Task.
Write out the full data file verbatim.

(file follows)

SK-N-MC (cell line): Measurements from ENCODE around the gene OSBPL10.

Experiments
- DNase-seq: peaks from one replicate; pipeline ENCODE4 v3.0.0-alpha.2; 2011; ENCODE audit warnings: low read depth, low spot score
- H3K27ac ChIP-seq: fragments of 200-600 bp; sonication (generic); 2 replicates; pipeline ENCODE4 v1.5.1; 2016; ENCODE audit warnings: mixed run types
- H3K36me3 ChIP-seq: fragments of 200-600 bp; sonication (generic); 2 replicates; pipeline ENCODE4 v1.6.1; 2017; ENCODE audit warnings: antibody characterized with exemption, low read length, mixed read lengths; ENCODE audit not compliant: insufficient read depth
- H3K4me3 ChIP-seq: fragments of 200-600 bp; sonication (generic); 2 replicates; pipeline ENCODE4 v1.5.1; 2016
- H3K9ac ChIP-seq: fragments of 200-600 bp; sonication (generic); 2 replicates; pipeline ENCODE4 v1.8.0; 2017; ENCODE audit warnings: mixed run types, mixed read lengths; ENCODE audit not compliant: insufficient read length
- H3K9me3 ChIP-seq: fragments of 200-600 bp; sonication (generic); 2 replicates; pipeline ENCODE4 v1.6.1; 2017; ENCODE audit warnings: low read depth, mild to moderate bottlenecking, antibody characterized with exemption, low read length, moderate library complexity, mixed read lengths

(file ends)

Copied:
SK-N-MC (cell line): Measurements from ENCODE around the gene OSBPL10.

Experiments
- DNase-seq: peaks from one replicate; pipeline ENCODE4 v3.0.0-alpha.2; 2011; ENCODE audit warnings: low read depth, low spot score
- H3K27ac ChIP-seq: fragments of 200-600 bp; sonication (generic); 2 replicates; pipeline ENCODE4 v1.5.1; 2016; ENCODE audit warnings: mixed run types
- H3K36me3 ChIP-seq: fragments of 200-600 bp; sonication (generic); 2 replicates; pipeline ENCODE4 v1.6.1; 2017; ENCODE audit warnings: antibody characterized with exemption, low read length, mixed read lengths; ENCODE audit not compliant: insufficient read depth
- H3K4me3 ChIP-seq: fragments of 200-600 bp; sonication (generic); 2 replicates; pipeline ENCODE4 v1.5.1; 2016
- H3K9ac ChIP-seq: fragments of 200-600 bp; sonication (generic); 2 replicates; pipeline ENCODE4 v1.8.0; 2017; ENCODE audit warnings: mixed run types, mixed read lengths; ENCODE audit not compliant: insufficient read length
- H3K9me3 ChIP-seq: fragments of 200-600 bp; sonication (generic); 2 replicates; pipeline ENCODE4 v1.6.1; 2017; ENCODE audit warnings: low read depth, mild to moderate bottlenecking, antibody characterized with exemption, low read length, moderate library complexity, mixed read lengths